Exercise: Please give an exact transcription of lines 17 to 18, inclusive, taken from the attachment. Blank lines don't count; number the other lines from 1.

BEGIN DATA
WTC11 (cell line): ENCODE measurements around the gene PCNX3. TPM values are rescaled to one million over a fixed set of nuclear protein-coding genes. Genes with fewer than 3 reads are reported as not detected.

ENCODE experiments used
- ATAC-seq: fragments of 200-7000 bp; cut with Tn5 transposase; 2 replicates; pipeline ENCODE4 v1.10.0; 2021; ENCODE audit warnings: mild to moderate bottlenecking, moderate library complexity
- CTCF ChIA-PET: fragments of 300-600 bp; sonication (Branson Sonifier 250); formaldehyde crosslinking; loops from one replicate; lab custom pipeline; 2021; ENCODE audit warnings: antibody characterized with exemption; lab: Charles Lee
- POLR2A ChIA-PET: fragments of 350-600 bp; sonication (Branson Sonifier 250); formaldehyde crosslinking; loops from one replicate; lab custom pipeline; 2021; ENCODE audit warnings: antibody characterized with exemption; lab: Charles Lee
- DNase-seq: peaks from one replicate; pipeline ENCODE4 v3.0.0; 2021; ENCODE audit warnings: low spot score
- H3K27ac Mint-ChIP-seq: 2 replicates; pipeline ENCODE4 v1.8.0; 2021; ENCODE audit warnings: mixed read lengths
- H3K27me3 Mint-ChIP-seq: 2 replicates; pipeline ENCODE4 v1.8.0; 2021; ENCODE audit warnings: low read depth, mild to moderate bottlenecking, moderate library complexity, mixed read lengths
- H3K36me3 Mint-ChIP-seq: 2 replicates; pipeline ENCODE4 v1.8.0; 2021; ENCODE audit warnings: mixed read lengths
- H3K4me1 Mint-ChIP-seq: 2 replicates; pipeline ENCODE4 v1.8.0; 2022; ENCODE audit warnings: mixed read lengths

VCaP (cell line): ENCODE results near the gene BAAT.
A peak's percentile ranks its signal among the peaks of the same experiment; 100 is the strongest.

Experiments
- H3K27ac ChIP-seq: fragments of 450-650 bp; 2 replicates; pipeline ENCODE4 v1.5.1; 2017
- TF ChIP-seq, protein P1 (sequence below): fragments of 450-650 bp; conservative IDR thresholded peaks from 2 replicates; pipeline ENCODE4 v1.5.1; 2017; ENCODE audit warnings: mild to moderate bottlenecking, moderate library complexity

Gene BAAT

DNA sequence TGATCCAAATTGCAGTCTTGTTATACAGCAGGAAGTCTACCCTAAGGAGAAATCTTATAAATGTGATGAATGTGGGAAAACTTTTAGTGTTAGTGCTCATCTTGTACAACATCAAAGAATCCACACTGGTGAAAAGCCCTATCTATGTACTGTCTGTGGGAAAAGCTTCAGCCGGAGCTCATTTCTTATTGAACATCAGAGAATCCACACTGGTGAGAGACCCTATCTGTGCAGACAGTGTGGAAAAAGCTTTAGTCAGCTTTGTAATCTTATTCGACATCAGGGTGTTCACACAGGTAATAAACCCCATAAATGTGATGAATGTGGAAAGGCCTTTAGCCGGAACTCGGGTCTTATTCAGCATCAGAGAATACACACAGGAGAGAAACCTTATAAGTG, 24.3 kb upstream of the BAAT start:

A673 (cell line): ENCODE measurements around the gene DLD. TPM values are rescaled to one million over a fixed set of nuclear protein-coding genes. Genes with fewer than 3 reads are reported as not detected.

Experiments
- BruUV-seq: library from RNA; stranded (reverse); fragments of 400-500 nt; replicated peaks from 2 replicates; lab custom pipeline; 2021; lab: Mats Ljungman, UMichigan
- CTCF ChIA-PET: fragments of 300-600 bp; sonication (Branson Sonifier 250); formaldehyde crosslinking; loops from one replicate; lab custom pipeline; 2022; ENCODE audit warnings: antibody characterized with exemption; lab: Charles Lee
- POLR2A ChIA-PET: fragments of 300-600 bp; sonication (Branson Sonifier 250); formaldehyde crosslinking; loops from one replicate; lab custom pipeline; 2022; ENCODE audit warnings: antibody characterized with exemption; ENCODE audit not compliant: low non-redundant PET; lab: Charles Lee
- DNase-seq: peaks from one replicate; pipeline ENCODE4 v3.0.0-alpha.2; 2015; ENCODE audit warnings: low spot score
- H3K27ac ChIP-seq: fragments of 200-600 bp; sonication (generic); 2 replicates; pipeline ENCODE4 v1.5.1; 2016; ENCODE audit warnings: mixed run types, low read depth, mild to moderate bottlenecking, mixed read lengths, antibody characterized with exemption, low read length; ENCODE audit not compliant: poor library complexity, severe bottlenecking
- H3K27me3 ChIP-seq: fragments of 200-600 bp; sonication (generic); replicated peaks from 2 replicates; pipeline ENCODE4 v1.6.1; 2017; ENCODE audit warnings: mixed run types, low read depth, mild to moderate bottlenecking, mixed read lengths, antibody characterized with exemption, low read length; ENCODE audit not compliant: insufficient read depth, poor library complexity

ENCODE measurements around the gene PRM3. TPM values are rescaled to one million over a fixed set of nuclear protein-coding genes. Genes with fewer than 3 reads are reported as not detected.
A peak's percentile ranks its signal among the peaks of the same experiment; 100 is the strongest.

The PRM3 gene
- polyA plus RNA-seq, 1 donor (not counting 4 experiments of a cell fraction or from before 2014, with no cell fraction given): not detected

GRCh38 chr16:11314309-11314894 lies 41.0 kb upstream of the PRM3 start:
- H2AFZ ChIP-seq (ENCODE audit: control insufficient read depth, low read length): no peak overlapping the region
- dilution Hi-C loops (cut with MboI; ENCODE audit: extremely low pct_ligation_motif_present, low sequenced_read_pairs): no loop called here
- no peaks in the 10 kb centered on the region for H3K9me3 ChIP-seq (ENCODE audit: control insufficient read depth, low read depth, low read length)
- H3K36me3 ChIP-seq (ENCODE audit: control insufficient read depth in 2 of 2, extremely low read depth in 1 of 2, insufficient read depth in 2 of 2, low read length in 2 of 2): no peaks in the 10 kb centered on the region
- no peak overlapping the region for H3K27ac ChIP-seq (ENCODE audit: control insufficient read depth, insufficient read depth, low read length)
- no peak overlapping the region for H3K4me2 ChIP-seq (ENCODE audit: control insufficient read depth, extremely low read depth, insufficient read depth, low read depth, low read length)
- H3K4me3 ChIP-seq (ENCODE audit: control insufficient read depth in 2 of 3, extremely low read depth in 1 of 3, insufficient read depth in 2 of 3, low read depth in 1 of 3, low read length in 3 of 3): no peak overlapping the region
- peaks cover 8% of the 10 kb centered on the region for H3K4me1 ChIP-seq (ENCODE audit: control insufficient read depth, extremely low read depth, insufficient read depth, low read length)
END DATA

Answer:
DNA sequence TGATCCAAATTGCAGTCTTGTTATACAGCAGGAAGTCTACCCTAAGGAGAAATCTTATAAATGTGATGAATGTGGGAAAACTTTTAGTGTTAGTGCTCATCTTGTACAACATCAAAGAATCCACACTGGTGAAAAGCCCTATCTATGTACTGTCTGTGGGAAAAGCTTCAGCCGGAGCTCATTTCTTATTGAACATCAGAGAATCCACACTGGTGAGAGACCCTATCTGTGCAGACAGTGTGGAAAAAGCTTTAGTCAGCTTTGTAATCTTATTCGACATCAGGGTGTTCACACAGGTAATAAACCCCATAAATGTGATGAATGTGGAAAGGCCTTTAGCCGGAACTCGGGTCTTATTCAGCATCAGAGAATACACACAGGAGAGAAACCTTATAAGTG, 24.3 kb upstream of the BAAT start:

A673 (cell line): ENCODE measurements around the gene DLD. TPM values are rescaled to one million over a fixed set of nuclear protein-coding genes. Genes with fewer than 3 reads are reported as not detected.